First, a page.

Every dollar invested in user research and usability testing will bring $2 to $100 in return, in part by stopping you creating your site based on incorrect assumptions, weeding out confusing navigation, and focusing on accessible site design.
According to Usability.gov, “User research focuses on understanding user behaviors, needs, and motivations through observation techniques, task analysis, and other feedback methodologies.”
At Key Pointe we conduct user research to help you uncover issues with your website and gather valuable insight into user behaviour. This insight gives us the tools to create better websites, products and services for your customers and users. We make sure your site or service works the way your users expect it to work and delivers what your customers expect.
User Research has many benefits – it can help you figure out where there are weaknesses in your website, why users aren’t understanding sections of your content, or how readable your content is and where you might be losing people.
Having a third party such as Key Pointe conduct your user research helps reduce bias in how testing is constructed and adds a valuable layer of impartiality. It also reduces the load on your internal team and can often be done much faster than doing it in house.
User research includes interviews, focus groups, and contextual inquiry. It also encompasses usability testing which includes card sorting, task testing, and user testing. Each usability test is different and has different goals but the process will include:
- Setting goals
- Creating a test plan
- Creating a screener
- Picking a date and time
- Booking a meeting room
- Coaching coworkers
- Recruiting participants
- Running the test
Our blog post on How to Plan Usability Testing for your Website gives you a more in-depth look at our process. The following case studies give perspective on how the user research process can be tailored for individual clients:
Recent Posts in User Research & Usability Testing
When I take clients through the process of usability testing, they have some typical questions at the beginning of the process. How does usability testing work? How do we make sure everything is set up [...]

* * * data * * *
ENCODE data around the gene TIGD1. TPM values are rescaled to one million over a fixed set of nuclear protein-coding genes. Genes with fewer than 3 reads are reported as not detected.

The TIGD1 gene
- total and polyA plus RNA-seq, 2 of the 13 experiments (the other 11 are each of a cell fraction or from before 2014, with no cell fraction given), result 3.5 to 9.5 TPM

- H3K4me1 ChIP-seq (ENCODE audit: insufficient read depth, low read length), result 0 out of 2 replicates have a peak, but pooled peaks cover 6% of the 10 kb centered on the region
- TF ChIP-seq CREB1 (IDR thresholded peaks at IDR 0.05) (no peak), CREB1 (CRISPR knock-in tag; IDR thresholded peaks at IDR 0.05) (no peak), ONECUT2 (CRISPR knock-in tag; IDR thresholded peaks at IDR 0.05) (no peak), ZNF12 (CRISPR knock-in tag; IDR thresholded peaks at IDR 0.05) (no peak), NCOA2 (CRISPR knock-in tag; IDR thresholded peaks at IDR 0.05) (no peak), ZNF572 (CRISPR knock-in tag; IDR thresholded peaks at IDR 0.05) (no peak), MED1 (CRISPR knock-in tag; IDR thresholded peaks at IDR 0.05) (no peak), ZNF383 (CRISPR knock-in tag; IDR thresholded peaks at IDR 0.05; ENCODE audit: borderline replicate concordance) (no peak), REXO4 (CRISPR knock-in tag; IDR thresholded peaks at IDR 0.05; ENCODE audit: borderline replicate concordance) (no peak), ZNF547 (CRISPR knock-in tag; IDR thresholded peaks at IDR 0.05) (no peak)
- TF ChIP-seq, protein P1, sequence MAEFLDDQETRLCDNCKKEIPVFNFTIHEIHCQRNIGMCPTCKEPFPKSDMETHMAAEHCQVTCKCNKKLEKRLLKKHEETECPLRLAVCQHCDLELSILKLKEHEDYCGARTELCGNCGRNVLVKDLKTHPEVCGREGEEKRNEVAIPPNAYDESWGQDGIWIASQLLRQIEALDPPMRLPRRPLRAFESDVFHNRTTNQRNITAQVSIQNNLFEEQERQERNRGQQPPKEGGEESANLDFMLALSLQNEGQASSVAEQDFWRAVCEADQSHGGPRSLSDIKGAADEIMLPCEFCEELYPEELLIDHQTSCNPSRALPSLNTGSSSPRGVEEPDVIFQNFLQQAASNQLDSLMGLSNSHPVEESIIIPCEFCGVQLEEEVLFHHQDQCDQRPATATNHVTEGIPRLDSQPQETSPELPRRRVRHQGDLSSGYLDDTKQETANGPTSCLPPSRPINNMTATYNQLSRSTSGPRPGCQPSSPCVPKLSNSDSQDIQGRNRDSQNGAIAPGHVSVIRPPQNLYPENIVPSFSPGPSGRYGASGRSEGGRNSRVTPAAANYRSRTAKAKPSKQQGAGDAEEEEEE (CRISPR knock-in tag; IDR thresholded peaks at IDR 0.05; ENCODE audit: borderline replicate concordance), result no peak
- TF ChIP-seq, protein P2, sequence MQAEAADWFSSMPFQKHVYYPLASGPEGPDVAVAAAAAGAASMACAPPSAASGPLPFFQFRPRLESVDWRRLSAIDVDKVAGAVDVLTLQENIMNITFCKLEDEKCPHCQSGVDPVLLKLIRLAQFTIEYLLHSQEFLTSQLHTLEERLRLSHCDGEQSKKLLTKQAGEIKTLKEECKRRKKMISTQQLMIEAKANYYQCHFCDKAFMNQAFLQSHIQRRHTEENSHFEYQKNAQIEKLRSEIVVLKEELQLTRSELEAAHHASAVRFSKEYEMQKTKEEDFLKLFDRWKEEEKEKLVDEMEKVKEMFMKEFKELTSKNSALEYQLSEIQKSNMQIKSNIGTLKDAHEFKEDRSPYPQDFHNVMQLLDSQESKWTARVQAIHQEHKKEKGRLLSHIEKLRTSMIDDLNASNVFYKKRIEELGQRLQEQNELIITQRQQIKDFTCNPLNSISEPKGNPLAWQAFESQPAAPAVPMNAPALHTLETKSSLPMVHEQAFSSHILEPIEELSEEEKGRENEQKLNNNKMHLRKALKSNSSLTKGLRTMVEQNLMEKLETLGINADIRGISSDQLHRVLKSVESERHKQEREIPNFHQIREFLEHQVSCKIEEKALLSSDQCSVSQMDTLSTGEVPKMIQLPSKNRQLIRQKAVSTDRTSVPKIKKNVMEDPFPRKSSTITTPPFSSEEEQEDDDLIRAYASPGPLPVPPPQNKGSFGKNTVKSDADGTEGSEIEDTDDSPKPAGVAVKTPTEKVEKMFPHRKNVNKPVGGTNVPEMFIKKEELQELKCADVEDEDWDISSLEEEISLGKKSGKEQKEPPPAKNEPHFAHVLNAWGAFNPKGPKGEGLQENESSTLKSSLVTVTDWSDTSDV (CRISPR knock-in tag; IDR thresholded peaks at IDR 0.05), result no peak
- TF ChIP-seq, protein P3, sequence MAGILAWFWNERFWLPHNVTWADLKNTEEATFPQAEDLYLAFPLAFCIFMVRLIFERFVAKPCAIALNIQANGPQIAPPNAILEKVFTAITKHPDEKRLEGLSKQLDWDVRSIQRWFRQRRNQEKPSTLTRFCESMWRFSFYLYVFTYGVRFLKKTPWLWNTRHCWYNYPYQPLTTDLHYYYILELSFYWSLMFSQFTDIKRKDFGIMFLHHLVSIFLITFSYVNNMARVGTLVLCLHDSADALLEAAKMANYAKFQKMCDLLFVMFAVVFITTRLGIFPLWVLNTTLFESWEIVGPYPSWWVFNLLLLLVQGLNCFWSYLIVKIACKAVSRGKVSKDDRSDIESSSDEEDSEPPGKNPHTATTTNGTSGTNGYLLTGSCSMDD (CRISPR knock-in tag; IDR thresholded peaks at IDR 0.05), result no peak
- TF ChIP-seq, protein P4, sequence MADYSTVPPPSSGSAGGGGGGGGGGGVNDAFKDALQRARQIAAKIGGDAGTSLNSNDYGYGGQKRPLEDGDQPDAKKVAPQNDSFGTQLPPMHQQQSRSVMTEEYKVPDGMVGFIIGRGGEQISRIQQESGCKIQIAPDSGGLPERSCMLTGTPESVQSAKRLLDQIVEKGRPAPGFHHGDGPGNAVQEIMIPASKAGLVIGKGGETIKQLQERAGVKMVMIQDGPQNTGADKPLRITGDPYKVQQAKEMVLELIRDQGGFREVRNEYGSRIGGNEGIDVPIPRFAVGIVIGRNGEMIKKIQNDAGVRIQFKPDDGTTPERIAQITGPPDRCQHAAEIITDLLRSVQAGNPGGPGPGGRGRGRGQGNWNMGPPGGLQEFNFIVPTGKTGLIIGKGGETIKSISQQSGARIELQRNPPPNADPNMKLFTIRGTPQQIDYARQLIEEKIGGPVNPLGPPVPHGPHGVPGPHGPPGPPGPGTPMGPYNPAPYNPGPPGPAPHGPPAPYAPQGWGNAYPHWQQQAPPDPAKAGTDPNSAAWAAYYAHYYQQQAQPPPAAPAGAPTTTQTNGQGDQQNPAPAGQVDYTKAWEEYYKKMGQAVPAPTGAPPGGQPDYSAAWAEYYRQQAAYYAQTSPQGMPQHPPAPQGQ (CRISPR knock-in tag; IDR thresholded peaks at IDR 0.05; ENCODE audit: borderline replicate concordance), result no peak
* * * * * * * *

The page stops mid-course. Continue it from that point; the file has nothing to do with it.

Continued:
Many aspects of usability testing are under your control. Set your goals and your dates, create your test plan and execute. Analyze the results and put together themes from the feedback. Participants can tell you about their habits, how your website fits into their work/life, and how they would ideally use your site. Taken all together, you'll be able to uncover many issues with your website as well as gather valuable insight into your users' behaviours.
User research allows us to improve our websites, intranets, products, and services. Sometimes I work with clients who are new to user research and they need to know what the process of user research is like and what to expect as an outcome of user research. Before we assume that user research will answer all our questions and fully illuminate a dark abyss, it's important to set expectations for what user research can do for us. If you're thinking about tackling a project with research in it, here are a few things to be prepared for.
Faced with a design mandate, this government organization needed to do research before designing the solution to ensure the solution was appropriate for its audiences. I was able to help this organization with an interview plan, interviewing, analysis, and journey mapping.
With three websites, this organization wanted to do user testing on all three websites so they could continue to improve and iterate on its design. They knew that getting constant feedback allowed them to continually improve their products. For this project, I was able to help them with test goals and planning, conduct the research, and write up and present the results.